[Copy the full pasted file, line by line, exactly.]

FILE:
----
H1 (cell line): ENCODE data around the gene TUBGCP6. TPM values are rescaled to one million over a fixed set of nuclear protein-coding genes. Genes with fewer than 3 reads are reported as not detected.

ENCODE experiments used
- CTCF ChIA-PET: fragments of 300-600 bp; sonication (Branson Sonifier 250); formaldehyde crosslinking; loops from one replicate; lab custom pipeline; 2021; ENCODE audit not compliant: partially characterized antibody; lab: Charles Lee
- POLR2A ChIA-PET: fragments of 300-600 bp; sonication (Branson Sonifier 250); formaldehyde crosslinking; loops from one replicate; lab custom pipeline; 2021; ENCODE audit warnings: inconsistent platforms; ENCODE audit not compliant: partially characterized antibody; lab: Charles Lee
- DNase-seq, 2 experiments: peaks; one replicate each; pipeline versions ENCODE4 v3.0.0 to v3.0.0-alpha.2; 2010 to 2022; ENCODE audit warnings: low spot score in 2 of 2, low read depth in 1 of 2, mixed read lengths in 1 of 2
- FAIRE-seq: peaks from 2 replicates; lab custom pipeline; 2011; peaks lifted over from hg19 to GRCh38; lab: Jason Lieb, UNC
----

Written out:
H1 (cell line): ENCODE data around the gene TUBGCP6. TPM values are rescaled to one million over a fixed set of nuclear protein-coding genes. Genes with fewer than 3 reads are reported as not detected.

ENCODE experiments used
- CTCF ChIA-PET: fragments of 300-600 bp; sonication (Branson Sonifier 250); formaldehyde crosslinking; loops from one replicate; lab custom pipeline; 2021; ENCODE audit not compliant: partially characterized antibody; lab: Charles Lee
- POLR2A ChIA-PET: fragments of 300-600 bp; sonication (Branson Sonifier 250); formaldehyde crosslinking; loops from one replicate; lab custom pipeline; 2021; ENCODE audit warnings: inconsistent platforms; ENCODE audit not compliant: partially characterized antibody; lab: Charles Lee
- DNase-seq, 2 experiments: peaks; one replicate each; pipeline versions ENCODE4 v3.0.0 to v3.0.0-alpha.2; 2010 to 2022; ENCODE audit warnings: low spot score in 2 of 2, low read depth in 1 of 2, mixed read lengths in 1 of 2
- FAIRE-seq: peaks from 2 replicates; lab custom pipeline; 2011; peaks lifted over from hg19 to GRCh38; lab: Jason Lieb, UNC